Saturday Jul 12, 2008

DTrace at Tokyo Linux User Group: Photos

Sun`s Shoji Haraguchi and Hisayoshi Kato presented DTrace with a bunch of demos at the Tokyo Linux User Group meeting yesterday. Lars Kotthoff also presented reading Felica cards from Linux/BSD. I took 88 images and dumped 40 or so on the train ride home. The stuff below is what survived. It was a good day (and night) with about 50 people turning up. I had been wanting to get the OpenSolaris guys together with the Linux and BSD guys for a while now since I seem to mix in both crowds these days. We got together at the launch of OpenSolaris 2008.05 and then again tonight, so hopefully we can have more meetings in the future with all three operating system communities.

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I have quite a nice collection for TLUG and related images at this point. Now I have to go back and fill in some names. A project for the next week or so.

Saturday Jun 14, 2008

Tokyo Linux User Group Nomikai 6/13/08

Some images from the TLUG nomikai last night in Tokyo. All the images on Flickr.

Saturday May 24, 2008

OpenSolaris 2008.05 Tokyo Launch

Here are some images from the OpenSolaris 2008.05 launch last night in Tokyo. It was great to see some guys from the Linux and BSD communities stop by, and many thanks to Simon Phipps for coming all the way from London to open the evening of presentations.

Wednesday Apr 02, 2008

Opening Japan

Matt Asay explores open source in Japan and concludes that it may be time to give the place a second look -- Open source: Made in Japan? Good post. He points to some excellent examples of open source contributors in Japan and also corporate and government use of open source.

I found Matt's blog being discussed on the Tokyo Linux User Group list -- [tlug] "Open source: Made in Japan?" blog -- today where Curt Sampson was talking about the language/culture barriers in Japan and also how Japan is home to more NetBSD developers than any country outside the United States. I didn't know that, but I'm not surprised I didn't know since Japan is a country absolutely determined to down play its role in just about everything possible. It's exactly the opposite behavior of the United States, which tends to over play its hand in just about everything possible.

Anyway, I agree about the language/cultural barriers. They are big. Generally, I find very few in the west interested in software development taking place in Japan, and I also find very little interest here in exploring anything outside of Japan. It goes both ways. It's tough to look inside, and very few here are looking outside. There are obvious exceptions, of course, but I've been quite surprised by the size of the east/west divide for a market so big. See Matt's blog for the exceptions, by the way, which are all very encouraging.

I think similar issues were present in China, as well, but recently when I go to China and visit the universities I find the students much more willing to learn from and engage with the west. They are loud and enthusiastic and bold. I'm no expert on China, and I could be seeing only one part of that market because they have so many students in computer programs now, but it seems to me that the trends are clear and distinction with Japan is now very big. Whereas the language/cultural barriers here in Japan are the same as always (and I can find no one to dispute that), they seem to be going away in China.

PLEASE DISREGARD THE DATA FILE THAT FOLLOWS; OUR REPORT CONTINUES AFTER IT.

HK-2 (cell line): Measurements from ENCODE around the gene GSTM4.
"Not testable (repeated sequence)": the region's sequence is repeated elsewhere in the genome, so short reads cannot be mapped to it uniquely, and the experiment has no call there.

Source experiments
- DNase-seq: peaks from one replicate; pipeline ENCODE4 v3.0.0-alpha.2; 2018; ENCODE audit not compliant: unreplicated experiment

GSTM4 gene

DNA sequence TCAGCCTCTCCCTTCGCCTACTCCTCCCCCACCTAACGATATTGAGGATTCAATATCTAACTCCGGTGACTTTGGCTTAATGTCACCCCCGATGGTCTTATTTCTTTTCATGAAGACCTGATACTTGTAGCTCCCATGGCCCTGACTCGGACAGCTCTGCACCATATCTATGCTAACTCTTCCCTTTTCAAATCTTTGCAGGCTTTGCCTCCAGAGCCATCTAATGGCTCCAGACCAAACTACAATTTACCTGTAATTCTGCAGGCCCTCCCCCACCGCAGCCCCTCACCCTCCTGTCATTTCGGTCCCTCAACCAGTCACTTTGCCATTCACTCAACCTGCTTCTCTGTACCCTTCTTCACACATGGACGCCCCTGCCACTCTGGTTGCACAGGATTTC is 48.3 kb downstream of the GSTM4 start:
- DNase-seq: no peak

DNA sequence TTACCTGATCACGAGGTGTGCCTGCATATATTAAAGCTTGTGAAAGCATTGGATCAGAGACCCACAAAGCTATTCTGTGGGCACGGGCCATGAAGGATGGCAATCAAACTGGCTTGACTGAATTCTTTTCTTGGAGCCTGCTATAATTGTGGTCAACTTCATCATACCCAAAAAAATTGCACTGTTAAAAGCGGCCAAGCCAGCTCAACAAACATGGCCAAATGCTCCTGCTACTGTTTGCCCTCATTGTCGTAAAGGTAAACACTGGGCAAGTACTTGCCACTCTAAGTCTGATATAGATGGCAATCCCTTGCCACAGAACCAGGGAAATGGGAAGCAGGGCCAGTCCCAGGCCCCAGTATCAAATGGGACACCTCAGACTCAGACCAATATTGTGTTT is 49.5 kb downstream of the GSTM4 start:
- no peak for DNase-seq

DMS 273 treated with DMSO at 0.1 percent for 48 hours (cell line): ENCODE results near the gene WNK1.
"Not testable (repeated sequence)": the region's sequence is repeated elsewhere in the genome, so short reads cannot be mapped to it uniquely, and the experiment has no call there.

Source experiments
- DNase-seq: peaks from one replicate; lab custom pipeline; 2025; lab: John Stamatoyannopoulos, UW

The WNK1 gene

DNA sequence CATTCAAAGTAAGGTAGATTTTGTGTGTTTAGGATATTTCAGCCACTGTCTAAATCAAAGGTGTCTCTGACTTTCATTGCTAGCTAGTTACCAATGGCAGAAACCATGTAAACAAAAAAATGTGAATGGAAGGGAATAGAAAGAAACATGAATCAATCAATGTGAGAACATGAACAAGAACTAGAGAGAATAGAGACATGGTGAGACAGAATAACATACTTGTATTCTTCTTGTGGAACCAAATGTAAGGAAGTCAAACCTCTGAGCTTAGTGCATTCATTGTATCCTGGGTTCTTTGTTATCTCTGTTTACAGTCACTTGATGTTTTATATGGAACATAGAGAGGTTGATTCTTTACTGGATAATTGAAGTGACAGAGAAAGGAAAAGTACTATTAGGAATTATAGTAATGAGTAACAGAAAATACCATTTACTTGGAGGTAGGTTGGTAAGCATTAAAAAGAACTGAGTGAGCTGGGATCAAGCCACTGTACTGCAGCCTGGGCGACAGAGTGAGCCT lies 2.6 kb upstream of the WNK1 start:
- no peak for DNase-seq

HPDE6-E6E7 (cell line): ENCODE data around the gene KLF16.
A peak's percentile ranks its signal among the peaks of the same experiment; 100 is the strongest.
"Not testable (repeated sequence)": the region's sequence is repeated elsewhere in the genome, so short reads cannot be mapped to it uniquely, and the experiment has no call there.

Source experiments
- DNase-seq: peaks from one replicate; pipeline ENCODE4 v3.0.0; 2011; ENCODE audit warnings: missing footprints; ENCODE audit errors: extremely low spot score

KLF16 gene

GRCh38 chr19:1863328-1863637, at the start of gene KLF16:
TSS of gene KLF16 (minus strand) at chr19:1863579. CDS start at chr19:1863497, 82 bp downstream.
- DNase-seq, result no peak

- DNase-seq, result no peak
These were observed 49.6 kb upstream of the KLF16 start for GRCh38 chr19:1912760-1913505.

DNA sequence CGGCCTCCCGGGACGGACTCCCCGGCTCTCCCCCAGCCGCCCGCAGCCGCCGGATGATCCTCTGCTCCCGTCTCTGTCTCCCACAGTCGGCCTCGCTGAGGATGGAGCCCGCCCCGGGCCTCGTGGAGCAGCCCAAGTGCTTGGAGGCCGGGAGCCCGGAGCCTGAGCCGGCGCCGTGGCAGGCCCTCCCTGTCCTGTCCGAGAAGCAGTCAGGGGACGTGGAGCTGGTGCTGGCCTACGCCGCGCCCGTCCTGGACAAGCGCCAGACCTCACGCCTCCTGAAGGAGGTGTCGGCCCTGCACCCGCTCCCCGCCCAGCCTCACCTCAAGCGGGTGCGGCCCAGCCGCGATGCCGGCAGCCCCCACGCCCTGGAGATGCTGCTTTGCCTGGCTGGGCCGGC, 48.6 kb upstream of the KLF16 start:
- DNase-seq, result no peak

Another factor for Japan may be that this market is mature and expensive and suffers from under exposure because massive attention and resources are flying to China and India because those guys are rapidly emerging and sucking up all the publicity. I was also thinking that some of this may be just a mis-understanding since the west and east view "community" and "contribution" and "individual motivation" somewhat differently. Who knows. Some good opinions on the Tlug list, too. Check out the thread.

Also, Matt mentioned Ruby. Very cool community. I was so impressed with the Ruby community a while back. Here are all my blogs on Ruby. And Matt mentions the Japanese government getting involved in open source, too. Well, they are also exploring OpenSolaris (here, here, here). Oh, one more thing: the Japan portal for OpenSolaris is our #1 portal by far in terms of total page views hitting the site. But, man, the Spanish are catching up jet fast! :)

Monday Feb 11, 2008

Building Community Across Cultures

Here's an attempt to help bridge natural language and cultural barriers here in Japan -- [tlug] Cross-cultural Engineer Party in Tokyo, Feb 15. I'm going for sure. I deal with this every day. It's not just a problem here in Japan, though. It's a challenge whenever you run any global project that cuts across any language and any culture.

Friday Feb 08, 2008

Tokyo Linux Users Group Nomikai 2/08

Every time I hang out with the TLUG guys I meet new community people from all over the world. Very cool time tonight. As always.

TLUG 2/08


Wednesday Jan 16, 2008

Ubuntu in Tokyo

It was great meeting some of the Ubuntu guys in Tokyo a few days ago when Benjamin Mako Hill was in town. Great conversation about Japan, community building, user groups, translations, contributions, Ubuntu and Debian, One Laptop per Child, and FOSS generally. Thanks to Barton George for making the connection. :)

Ubuntu in Tokyo

Left to Right: Rion Aoki, Mitsuya Shibata, Jun Kobayashi,
Fumihito Yoshida, Benjamin Mako Hill, Jim Grisanzio.
Photo Credit: Rion Aoki.

Friday Oct 12, 2007

Tokyo Linux User Group Nomikai